One growing phenomenon that brings with it a lot of controversy and confusion is sexting, or the sending of sexually explicit messages or images by cell phone. This has become a tricky legal issue when it comes to teens. Being charged with a sex crime can radically alter someone’s life and future. One persistent question that comes up with this topic: Is consensual sexting between teens a crime?
The distribution of nude/explicit images or videos of a minor is typically considered child pornography. But what if a minor takes pictures of herself and sends them to a romantic partner? This could leave her in an uncomfortable legal double bind as both victim and offender. Specifically, one of the charges could be disseminating indecent material to minors, and this is a registerable sex offense.
The other charge could be promoting a sexual performance by a child, and an article in the Huffington Post defines it as: "[the dissemination of] graphic images to a minor depicting nudity or sexual conduct and a luring prong that requires inviting, or inducing a minor to engage in sexual activity.”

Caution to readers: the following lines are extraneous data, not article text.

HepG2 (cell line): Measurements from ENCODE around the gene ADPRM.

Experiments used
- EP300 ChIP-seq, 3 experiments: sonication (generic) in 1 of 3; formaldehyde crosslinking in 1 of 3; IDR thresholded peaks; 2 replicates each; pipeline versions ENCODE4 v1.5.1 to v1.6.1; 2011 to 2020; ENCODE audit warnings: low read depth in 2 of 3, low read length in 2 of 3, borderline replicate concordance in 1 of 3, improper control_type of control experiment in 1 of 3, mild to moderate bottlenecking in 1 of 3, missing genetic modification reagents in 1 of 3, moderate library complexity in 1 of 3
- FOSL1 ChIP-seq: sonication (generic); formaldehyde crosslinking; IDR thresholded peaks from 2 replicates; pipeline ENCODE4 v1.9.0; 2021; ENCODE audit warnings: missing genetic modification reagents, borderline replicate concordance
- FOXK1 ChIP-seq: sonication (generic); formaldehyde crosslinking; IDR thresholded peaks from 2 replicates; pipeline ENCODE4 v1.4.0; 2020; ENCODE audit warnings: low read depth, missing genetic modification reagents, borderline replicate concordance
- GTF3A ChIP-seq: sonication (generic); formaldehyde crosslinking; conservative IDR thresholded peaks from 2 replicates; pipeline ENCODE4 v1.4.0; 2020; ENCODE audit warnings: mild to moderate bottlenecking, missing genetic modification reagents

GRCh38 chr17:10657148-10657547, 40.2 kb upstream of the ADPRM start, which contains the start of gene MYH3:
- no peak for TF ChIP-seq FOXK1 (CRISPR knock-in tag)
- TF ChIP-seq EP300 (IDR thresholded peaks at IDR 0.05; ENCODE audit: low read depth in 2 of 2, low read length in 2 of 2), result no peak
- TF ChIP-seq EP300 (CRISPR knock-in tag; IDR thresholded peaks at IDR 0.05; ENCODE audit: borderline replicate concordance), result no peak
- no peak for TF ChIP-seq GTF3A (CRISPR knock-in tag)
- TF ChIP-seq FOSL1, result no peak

Both charges are class D felonies--serious charges where one can receive up to five years of jail time. In New York, the age of criminal responsibility is 16, while the age of consent for sex is 17.
In the past few years, New York state lawmakers passed legislation that allows courts and prosecutors to give teens the option to complete an eight-hour educational class, dropping the criminal charges. Other states have passed similar measures. Many prosecutors are weighing the long-lasting effects such charges can bring onto a young person’s life, even if they are never convicted (e.g., applying to college and for jobs).
If you’re a teenager facing charges related to sexting, or if your child is facing these charges, please seek help from an experienced criminal defense attorney as soon as possible.